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How to Repair Cracks in Plaster Walls

By: Danny Lipford

Plaster walls in older homes are often plagued by cracks and other defects such as pitting and uneven texture. If cracks are simply filled with spackling or joint compound, they have a tendency to telegraph back through. To solve this problem, apply self-adhesive fiberglass mesh drywall tape over the crack for reinforcement.

Cover the tape with several coats of joint compound to make the crack disappear. Mesh tape also helps prevent a ridge or “crown” from forming over the crack, as is often the case when traditional paper drywall tape is used.

If the walls have an uneven texture or are badly pitted, apply a thin skim coat of joint compound to the entire surface then sand the walls smooth.

To further enhance the look of the walls, an “orange peel” finish can be applied before painting. This is done by thinning the joint compound down and spraying it on the walls to even out any imperfections and give a textured look.


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8 Comments on “How to Repair Cracks in Plaster Walls”

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  • Jay Says:
    April 19th, 2018 at 10:42 am

    Why is that worker spraying without a mask?

    Do I need plaster buttons on vertical walls?

  • carl rubenstein Says:
    March 19th, 2016 at 9:44 pm

    I have walls composed of gypsum lath covered by a base and finish coat of plaster but the finish coat is textured (rough segregate exposed). I have cracks in walls and ceilings. They way I would like to fix this is to remove the finish coat, which is about a 1/4″ thick, tape over the crack and then apply a rough coat of plaster which I can wash out the plaster on the finish to expose the aggregate in an attempt to match the adjacent plaster. What is the recipe for the plaster? Or should I just add sand to taping compound?

  • Karen Burdick Says:
    October 25th, 2011 at 10:49 am

    My bose has me on the hunt for a new product he read about. It is applied to the plaster walls like a wallpaper in long sheets. You can then textured and painted. Any ideas what it is?

  • Tim Gratton Says:
    October 21st, 2011 at 11:00 am

    I just read your entire article on “how to repair plaster” and it was great. I bookmarked the article and made a copy for my files. I didn’t realize that gluing plaster was possible so I never tried it. I used drywall screws without the washers but never liked the results. Lots of info and very user friendly, I used “plaster of paris” as a kid, under 20 but not in 35 years have I ever touched it, I will now though. Thank you very much

  • Tim Gratton Says:
    October 21st, 2011 at 10:17 am

    Hey, my name is Tim and I recently (about 2 months ago) repaired several cracks in plaster walls and ceilings. I cut out all the cracks using a utility knife creating a v notch, I scraped away all of the loose plaster then used a product called “Plaster Weld” (pink color very sticky, while wet/damp I applied “Durabond 5” to the crack and let this dry. I then sanded smooth and applied mesh tape, I then applied two coats of joint compound, waited a day, sanded and primed then painted. Two months later most of the cracks are fine but gradually 3 of the more than 40 cracks I had repaired came back. My success rate is great and overall I’m pleased. but is there something I could do better. Should I use something other than “Durabond 5” or joint compound. All three cracks have re-appeared in the same places on the ceilings? Thanks Tim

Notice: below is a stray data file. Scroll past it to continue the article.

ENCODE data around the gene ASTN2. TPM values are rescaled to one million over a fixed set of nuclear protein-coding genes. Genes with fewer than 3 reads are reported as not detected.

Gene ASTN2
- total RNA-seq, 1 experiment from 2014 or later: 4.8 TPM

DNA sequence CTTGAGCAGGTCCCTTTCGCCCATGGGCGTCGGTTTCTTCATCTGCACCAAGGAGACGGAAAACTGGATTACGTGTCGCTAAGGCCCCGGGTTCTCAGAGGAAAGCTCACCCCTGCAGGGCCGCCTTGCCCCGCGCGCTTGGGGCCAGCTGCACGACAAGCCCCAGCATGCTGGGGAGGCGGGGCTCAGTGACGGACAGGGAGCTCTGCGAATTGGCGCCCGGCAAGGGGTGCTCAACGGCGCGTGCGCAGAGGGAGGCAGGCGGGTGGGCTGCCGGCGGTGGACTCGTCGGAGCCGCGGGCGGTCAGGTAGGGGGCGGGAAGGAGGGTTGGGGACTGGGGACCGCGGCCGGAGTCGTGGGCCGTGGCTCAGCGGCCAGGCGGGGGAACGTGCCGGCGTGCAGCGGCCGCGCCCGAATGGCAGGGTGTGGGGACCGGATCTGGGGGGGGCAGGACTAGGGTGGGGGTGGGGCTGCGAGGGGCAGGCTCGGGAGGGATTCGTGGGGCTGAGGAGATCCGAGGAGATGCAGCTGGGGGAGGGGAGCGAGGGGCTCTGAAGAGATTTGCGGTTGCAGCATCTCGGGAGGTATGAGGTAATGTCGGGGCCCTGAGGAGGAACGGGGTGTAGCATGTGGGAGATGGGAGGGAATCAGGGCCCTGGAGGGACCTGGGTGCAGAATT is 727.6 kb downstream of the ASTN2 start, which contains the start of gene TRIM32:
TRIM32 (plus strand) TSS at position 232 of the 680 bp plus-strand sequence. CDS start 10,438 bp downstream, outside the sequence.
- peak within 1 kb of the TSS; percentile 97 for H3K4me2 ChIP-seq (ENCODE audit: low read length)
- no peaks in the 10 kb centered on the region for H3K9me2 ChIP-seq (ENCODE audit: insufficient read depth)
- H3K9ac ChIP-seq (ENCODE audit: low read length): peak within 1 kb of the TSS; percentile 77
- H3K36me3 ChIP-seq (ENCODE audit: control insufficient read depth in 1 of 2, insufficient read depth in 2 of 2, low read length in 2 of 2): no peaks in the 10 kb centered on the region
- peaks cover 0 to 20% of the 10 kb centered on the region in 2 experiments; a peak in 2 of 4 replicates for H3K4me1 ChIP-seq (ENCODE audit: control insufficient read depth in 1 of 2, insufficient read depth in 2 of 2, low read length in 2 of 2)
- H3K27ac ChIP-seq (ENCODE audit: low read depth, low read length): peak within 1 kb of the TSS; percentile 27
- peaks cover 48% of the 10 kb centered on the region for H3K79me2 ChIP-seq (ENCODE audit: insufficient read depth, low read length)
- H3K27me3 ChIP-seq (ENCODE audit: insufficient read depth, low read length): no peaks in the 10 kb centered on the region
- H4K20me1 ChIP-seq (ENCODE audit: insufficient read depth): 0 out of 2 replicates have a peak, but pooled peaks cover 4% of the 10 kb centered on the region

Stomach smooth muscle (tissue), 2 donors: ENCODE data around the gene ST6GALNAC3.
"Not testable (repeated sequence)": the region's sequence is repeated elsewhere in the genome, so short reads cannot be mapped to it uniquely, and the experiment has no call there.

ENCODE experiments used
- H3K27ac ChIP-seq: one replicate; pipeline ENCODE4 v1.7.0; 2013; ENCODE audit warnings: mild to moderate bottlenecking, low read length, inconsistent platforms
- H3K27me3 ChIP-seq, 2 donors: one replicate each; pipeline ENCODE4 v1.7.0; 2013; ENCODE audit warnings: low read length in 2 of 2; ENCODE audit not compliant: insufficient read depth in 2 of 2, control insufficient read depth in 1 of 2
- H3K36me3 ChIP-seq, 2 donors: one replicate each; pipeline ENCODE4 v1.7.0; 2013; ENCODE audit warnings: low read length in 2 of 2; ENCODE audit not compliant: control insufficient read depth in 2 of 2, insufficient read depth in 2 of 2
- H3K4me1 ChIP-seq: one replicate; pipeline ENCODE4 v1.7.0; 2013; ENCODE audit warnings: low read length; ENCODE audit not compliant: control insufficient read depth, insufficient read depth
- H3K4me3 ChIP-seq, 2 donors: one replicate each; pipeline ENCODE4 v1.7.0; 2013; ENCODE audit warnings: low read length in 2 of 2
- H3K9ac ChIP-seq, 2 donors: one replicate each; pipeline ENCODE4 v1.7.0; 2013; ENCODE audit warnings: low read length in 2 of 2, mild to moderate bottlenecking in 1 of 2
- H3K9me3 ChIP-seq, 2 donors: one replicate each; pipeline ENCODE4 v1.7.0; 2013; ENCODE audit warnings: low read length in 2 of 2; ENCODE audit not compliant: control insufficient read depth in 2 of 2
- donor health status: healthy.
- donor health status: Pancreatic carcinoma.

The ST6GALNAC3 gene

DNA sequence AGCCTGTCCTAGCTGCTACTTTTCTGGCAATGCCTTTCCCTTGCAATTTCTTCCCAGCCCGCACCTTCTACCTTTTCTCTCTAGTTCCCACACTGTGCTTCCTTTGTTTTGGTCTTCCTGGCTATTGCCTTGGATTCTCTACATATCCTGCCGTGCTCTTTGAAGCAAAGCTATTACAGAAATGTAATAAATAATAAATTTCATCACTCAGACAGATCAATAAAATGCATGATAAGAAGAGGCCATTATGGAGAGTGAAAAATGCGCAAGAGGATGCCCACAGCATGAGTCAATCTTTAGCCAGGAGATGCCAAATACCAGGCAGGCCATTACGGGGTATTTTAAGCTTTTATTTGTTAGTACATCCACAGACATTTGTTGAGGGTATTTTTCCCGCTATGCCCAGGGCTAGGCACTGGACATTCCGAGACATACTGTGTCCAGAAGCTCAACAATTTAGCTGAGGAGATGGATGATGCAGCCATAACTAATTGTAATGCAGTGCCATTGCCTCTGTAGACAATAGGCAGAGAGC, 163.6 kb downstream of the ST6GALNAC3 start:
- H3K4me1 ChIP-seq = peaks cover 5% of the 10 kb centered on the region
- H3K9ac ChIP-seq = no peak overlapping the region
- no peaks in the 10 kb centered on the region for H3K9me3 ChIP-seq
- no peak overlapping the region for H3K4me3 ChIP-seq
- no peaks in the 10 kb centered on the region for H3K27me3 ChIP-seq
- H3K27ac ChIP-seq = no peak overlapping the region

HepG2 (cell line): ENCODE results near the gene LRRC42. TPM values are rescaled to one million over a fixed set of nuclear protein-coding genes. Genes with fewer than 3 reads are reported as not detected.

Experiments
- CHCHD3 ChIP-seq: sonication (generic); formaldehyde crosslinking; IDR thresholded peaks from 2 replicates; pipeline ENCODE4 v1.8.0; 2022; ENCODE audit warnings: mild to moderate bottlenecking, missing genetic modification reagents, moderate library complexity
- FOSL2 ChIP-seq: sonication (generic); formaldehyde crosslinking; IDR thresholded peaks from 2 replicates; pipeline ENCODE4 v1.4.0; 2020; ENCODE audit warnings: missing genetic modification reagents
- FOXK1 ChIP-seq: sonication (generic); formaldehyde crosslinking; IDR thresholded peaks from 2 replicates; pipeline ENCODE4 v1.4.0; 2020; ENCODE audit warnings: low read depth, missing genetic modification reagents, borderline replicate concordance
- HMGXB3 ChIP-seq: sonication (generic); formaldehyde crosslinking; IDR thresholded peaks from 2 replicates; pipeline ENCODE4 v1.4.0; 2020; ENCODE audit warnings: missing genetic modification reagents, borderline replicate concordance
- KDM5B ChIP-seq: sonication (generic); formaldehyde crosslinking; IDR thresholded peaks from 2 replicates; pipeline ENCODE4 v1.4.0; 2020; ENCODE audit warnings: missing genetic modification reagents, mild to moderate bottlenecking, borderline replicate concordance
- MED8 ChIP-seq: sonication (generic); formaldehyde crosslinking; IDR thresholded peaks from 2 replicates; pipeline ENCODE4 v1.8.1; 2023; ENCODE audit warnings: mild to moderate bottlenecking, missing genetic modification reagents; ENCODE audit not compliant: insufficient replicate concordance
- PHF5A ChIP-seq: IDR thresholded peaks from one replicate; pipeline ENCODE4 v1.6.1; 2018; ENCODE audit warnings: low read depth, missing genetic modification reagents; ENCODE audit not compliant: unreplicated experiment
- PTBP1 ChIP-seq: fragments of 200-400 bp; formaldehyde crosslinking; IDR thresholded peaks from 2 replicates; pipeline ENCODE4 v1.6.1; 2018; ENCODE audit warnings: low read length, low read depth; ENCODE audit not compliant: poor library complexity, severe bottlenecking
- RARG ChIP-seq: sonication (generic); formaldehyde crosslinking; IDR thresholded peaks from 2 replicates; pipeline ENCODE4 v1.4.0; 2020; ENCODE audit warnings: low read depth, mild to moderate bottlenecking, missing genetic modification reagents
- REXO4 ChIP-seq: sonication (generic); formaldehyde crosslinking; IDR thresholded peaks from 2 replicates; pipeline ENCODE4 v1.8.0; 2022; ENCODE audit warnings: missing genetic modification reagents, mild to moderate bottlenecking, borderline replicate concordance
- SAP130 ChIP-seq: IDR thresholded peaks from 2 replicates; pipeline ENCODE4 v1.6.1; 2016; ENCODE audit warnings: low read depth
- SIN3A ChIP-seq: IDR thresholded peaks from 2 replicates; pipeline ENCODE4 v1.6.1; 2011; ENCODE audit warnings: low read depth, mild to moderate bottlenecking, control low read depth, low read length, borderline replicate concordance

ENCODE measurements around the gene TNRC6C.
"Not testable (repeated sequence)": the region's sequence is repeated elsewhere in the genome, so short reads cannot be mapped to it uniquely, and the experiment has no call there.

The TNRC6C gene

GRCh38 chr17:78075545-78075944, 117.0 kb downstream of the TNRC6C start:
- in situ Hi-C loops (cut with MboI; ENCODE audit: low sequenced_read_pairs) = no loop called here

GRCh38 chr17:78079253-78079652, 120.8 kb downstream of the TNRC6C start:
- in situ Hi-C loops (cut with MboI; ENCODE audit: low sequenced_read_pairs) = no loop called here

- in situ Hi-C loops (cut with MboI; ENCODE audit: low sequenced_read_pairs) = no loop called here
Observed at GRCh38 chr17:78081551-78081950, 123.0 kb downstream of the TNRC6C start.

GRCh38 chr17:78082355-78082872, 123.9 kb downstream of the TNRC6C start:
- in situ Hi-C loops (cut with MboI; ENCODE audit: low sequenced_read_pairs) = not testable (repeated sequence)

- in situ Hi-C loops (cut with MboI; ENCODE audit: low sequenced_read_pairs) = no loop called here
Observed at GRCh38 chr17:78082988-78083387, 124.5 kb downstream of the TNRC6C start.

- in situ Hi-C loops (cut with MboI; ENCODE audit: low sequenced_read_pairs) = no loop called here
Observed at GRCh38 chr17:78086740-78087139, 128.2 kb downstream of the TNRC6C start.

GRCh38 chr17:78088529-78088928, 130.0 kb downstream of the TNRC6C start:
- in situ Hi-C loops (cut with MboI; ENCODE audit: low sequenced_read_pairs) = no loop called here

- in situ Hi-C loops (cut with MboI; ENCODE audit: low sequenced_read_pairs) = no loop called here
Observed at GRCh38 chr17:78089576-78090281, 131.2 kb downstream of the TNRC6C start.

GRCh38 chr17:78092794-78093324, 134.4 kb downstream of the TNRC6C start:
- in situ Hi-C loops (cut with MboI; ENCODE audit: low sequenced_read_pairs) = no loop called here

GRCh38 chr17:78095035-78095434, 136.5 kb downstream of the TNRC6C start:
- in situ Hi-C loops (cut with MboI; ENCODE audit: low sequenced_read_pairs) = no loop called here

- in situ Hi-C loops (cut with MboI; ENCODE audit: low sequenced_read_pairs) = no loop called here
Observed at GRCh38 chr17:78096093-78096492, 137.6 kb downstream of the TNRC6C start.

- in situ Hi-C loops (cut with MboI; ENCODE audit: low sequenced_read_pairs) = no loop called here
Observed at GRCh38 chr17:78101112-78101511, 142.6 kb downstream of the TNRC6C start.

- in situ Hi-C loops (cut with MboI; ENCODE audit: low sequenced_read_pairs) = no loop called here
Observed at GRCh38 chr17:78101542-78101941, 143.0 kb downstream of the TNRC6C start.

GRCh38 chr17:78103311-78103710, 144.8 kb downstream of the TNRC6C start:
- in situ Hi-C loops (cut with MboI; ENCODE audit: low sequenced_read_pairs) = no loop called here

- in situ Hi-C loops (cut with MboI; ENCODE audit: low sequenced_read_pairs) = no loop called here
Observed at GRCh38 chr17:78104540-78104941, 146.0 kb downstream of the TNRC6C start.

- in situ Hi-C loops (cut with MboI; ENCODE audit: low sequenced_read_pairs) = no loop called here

• Jim Says:
    October 14th, 2011 at 4:39 pm

    I don’t think This Old House recommended the system, they just featured it on the TV show. The product is Big Wally’s Plaster Magic. It does work, but it’s also kinda pricey.

    We have been using a similar system for more than a dozen years that requires just the tools and materials you can buy at the lumber yard or hardware store. To see the step by step explanation of how we do it, see How to Fix Loose Plaster.

    Plaster Magic is costly for us because we do a lot of plaster repair, but if you are a newby, then just the instruction are probably worth the price, at least for your first job.

    Anyway, what you don’t do is (1) replace the plaster with drywall (a hanging offense in this part of the U.S.), and you do not drywall over old plaster.

  • Jim Danials Says:
    July 23rd, 2008 at 4:52 pm

    What do you know about the new adhesive system for fixing plaster they showed on This Old House? They also put an article about it in this months magazine.

  • Bernard Gleason Says:
    January 12th, 2008 at 8:06 pm

    You had an article on repairing walls which have been painted, but now after years, have ugly cracks on the walls. However, what do we do about the ceiling cracks? Also, if you use the mesh that you mentioned, I assume you cover that with a layer of plaster and then smooth it all. Do you do the same thing with the ceiling cracks?

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How to Repair Cracks in Plaster Walls